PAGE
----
Apple's efforts in China appear to be paying off, an analyst said today, arguing it's broken into the market by doing an end-around the high price of Macs and selling less expensive smartphones and tablets.
Earlier this week, the company announced record revenues last quarter in China, Taiwan and Hong Kong -- a collection Apple dubs "Greater China" -- that hit $2.6 billion, four times higher than the number for the same period the year before.
Claiming Apple has put "enormous energy into China" over the last year, Tim Cook, Apple's chief financial officer, said that last quarter's results were "absolutely staggering."
Greater China revenues last quarter nearly equaled what the Cupertino, Calif. company brought in from the market for all of fiscal 2010, continued Cook, when Apple posted revenues of just over $3 billion. Apple's fiscal year ended Oct. 31, 2010.
Cook has taken the Apple reins while CEO Steve Jobs is out on medical leave for an undisclosed problem.
Apple has opened four retail stores in Greater China so far -- two in Beijing, one in Shanghai, one in Hong Kong -- which on average were the biggest revenue makers in its 323-store chain, added Peter Oppenheimer, Apple's chief financial officer, during a Tuesday earnings call with Wall Street analysts.
In October, Apple launched a full-service version of its online store for China, and in late September, its mobile partner China Unicom began selling the iPhone 4 .
Apple's iPad tablet is also available in mainland China, although customers can purchase only the Wi-Fi models.
"The China numbers were astounding," said Ezra Gottheil of Technology Business Research. "That's because the iPhone and iPad have solved Apple's emerging market problem. The high entry price for Macs was giving them major heartburn, but now, with the lower prices [of the iPhone and iPad], problem solved."
The lowest-priced iPad, for instance, costs 3,988 Yuan ($606), versus 7,988 Yuan ($1,213) for the least-expensive MacBook or MacBook Air.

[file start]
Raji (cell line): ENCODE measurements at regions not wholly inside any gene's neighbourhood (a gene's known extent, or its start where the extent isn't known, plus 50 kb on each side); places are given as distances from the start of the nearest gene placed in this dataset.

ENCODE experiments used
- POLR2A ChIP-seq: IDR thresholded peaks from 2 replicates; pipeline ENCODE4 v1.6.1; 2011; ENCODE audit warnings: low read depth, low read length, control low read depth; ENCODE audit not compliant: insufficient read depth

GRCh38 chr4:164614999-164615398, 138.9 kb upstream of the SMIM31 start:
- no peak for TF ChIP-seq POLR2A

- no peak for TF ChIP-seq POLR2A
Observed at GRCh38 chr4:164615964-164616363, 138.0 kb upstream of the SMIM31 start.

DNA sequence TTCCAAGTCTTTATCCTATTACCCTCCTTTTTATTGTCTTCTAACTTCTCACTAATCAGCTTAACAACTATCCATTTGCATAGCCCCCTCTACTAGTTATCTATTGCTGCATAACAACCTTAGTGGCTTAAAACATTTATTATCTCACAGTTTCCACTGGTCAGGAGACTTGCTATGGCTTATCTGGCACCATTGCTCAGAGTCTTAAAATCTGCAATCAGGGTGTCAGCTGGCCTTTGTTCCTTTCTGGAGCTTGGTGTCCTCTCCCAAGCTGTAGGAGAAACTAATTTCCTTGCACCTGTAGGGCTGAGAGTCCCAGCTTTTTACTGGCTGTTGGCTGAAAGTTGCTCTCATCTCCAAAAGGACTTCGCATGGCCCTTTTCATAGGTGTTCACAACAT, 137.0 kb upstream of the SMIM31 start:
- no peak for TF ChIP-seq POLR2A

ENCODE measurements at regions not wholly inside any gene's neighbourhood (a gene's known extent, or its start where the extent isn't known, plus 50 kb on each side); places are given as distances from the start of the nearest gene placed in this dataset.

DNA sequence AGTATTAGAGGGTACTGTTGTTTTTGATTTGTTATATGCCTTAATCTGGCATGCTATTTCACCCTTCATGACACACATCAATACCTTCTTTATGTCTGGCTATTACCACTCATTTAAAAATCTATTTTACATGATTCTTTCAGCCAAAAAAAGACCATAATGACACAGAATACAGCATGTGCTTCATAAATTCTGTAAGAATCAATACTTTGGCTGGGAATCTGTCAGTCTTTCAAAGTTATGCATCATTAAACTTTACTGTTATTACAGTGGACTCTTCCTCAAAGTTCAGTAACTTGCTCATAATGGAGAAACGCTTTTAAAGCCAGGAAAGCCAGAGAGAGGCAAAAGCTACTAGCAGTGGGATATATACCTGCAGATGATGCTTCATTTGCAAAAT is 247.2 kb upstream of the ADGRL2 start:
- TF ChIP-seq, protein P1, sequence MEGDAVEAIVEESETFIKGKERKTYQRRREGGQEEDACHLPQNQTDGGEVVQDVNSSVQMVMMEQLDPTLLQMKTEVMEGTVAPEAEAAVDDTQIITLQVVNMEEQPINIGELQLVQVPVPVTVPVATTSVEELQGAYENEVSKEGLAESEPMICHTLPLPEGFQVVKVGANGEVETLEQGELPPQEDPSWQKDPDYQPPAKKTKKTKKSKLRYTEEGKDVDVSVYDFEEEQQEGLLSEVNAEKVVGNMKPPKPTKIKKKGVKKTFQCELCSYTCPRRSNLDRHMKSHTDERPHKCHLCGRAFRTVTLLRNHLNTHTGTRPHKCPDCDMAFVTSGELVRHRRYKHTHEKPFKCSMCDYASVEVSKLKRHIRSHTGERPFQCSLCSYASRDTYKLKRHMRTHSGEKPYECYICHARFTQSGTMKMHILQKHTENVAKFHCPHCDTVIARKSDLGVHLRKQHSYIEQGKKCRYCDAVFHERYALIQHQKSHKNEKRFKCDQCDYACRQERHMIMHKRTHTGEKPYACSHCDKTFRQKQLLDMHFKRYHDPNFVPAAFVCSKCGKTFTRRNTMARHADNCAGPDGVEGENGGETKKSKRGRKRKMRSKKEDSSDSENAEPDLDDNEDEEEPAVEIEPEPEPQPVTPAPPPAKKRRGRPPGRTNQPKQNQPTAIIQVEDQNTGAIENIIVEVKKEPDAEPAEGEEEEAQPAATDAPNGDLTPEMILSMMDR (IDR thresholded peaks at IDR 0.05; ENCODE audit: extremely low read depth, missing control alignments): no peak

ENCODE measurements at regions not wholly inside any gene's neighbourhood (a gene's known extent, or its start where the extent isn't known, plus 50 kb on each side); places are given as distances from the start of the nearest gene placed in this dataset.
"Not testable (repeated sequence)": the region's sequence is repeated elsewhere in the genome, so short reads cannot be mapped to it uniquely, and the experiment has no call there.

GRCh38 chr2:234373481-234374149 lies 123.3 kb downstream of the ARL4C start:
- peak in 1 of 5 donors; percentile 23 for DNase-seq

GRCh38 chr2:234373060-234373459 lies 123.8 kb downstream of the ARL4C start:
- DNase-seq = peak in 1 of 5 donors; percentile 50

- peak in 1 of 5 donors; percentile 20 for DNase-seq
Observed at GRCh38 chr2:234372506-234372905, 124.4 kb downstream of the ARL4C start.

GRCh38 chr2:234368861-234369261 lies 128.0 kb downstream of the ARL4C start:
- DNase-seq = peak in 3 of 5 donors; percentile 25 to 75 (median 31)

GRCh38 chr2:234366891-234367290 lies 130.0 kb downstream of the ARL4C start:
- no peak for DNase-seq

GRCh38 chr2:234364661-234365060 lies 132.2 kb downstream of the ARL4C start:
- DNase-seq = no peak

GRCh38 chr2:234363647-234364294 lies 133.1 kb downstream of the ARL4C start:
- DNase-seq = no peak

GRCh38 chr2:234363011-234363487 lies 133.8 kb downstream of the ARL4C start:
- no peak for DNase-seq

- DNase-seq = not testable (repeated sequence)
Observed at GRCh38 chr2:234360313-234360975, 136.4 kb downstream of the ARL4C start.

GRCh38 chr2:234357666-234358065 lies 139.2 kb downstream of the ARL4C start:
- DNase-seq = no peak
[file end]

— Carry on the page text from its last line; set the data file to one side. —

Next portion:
In a note to clients, Gottheil elaborated on his China take.
"Prior to the availability of the iPhone in China, and to the availability of the iPad anywhere, the high entry price of Macs posed a problem for Apple," Gottheil wrote. "The company was not sharing in the rapid growth of emerging markets. Its new non-PC devices are succeeding in emerging markets, and the increase in Mac unit sales show that iPhones, iPads, and retail stores are having a positive halo effect."
Apple's revenues in the Asia-Pacific region, which includes China but excludes Japan, increased by 175% year-over-year, and rose by 83% compared to the third quarter of 2010. Mac sales, meanwhile, climbed 65% year-over-year, bolstering Gottheil's point about a "halo" effect from the iPhone and iPad.
The company has other cards to play.
With the introduction of a CDMA (code division multiple access) iPhone on Verizon next month, Apple will have a smartphone it can sell through China Telecom, the country's mobile network that relies on CDMA technology. According to the CDMA Development Group, China Telecom had 88 million subscribers -- nearly as many as Verizon does in the U.S. -- as of the end of November 2010.
Apple's executives declined to comment Tuesday on plans to bring the CDMA iPhone to carriers other than Verizon when an analyst asked if the company would expand its partner list in China.
"I don't want to comment about any specific country because I view any conversations that we have going confidential in nature," said Cook. "[But] I can guarantee you that we always are looking at opportunities to grow."
Earlier this week, Apple received criticism from a Chinese environmental group, accusing it of only caring about the 'price and quality' of its products rather than the safety and welfare of workers in its supply chain.